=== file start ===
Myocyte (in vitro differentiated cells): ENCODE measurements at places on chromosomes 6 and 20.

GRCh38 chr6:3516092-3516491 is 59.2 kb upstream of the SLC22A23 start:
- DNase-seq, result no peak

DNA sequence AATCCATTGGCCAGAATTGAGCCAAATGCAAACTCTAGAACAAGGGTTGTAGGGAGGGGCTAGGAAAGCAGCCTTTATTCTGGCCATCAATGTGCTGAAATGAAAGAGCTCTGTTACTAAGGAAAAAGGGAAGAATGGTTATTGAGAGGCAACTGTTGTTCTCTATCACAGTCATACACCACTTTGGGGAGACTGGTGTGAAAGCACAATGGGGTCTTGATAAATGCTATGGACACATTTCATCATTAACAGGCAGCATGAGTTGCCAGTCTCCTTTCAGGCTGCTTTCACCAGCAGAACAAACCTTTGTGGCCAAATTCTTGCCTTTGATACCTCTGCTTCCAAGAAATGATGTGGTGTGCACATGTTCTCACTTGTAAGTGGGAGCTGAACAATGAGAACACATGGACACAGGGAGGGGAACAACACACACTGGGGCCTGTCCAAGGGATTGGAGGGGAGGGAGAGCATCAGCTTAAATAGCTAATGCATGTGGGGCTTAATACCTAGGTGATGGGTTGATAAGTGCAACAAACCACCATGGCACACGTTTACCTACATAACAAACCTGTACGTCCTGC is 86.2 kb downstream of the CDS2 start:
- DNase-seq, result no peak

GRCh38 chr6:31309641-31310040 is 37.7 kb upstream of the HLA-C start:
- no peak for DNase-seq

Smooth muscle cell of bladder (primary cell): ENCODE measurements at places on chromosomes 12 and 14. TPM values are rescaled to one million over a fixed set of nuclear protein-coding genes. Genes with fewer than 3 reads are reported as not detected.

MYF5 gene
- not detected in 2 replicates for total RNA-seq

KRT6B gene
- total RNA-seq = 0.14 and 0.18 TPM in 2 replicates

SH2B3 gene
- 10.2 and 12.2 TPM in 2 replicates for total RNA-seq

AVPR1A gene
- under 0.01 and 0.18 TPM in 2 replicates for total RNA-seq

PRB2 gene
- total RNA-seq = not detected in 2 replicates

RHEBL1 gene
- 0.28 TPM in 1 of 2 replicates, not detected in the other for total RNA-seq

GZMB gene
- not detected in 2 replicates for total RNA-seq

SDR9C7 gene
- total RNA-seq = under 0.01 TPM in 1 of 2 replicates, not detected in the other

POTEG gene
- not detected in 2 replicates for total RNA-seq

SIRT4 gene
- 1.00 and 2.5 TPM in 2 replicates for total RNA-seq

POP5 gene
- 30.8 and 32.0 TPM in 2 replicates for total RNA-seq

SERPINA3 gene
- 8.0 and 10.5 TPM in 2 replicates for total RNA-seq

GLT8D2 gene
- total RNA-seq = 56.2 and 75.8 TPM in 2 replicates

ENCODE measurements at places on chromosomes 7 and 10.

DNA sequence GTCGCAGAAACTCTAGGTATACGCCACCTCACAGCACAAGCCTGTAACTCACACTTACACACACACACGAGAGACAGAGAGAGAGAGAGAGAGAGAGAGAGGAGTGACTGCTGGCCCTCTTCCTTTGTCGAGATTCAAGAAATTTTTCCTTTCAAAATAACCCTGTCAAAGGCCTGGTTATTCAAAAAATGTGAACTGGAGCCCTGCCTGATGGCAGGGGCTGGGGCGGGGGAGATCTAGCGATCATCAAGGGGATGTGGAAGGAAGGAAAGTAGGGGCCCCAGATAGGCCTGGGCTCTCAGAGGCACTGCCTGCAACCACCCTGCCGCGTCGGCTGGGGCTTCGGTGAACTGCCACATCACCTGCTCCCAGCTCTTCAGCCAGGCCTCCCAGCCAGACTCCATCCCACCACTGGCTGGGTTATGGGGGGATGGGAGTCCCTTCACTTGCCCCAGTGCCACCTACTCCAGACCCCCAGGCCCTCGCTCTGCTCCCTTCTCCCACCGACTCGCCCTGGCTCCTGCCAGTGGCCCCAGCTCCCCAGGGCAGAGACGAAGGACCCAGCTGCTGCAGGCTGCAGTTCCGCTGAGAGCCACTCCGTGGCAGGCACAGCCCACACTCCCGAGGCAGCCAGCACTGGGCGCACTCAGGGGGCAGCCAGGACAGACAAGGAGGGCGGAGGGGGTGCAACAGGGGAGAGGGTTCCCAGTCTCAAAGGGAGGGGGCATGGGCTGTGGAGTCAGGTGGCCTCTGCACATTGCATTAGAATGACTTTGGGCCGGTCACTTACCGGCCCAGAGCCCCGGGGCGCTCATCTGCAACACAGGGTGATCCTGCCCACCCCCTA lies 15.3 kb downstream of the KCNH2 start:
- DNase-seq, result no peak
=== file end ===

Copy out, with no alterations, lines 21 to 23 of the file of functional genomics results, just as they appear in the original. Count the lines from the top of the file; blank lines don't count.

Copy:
GZMB gene
- not detected in 2 replicates for total RNA-seq

SDR9C7 gene